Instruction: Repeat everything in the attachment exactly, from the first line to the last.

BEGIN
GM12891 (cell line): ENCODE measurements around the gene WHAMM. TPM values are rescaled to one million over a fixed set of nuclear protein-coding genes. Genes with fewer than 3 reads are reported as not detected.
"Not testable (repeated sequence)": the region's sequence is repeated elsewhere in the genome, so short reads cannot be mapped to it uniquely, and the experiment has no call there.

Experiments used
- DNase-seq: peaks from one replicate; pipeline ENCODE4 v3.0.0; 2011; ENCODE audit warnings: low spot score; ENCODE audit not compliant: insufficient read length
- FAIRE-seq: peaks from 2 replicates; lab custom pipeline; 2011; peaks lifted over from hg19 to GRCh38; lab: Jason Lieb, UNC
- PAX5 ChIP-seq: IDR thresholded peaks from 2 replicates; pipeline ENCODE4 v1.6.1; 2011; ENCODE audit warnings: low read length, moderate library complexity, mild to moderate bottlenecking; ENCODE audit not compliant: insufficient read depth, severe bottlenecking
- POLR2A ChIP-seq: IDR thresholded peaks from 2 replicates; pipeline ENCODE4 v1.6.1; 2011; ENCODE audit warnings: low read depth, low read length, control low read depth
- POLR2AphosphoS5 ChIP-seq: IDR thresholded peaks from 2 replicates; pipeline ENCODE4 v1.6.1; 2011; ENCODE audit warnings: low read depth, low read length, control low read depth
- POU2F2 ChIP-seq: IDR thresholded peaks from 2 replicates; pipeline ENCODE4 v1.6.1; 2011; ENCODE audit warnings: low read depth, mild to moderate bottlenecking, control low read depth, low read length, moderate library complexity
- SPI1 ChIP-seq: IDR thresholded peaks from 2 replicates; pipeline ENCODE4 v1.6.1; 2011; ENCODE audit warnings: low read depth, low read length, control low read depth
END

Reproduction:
GM12891 (cell line): ENCODE measurements around the gene WHAMM. TPM values are rescaled to one million over a fixed set of nuclear protein-coding genes. Genes with fewer than 3 reads are reported as not detected.
"Not testable (repeated sequence)": the region's sequence is repeated elsewhere in the genome, so short reads cannot be mapped to it uniquely, and the experiment has no call there.

Experiments used
- DNase-seq: peaks from one replicate; pipeline ENCODE4 v3.0.0; 2011; ENCODE audit warnings: low spot score; ENCODE audit not compliant: insufficient read length
- FAIRE-seq: peaks from 2 replicates; lab custom pipeline; 2011; peaks lifted over from hg19 to GRCh38; lab: Jason Lieb, UNC
- PAX5 ChIP-seq: IDR thresholded peaks from 2 replicates; pipeline ENCODE4 v1.6.1; 2011; ENCODE audit warnings: low read length, moderate library complexity, mild to moderate bottlenecking; ENCODE audit not compliant: insufficient read depth, severe bottlenecking
- POLR2A ChIP-seq: IDR thresholded peaks from 2 replicates; pipeline ENCODE4 v1.6.1; 2011; ENCODE audit warnings: low read depth, low read length, control low read depth
- POLR2AphosphoS5 ChIP-seq: IDR thresholded peaks from 2 replicates; pipeline ENCODE4 v1.6.1; 2011; ENCODE audit warnings: low read depth, low read length, control low read depth
- POU2F2 ChIP-seq: IDR thresholded peaks from 2 replicates; pipeline ENCODE4 v1.6.1; 2011; ENCODE audit warnings: low read depth, mild to moderate bottlenecking, control low read depth, low read length, moderate library complexity
- SPI1 ChIP-seq: IDR thresholded peaks from 2 replicates; pipeline ENCODE4 v1.6.1; 2011; ENCODE audit warnings: low read depth, low read length, control low read depth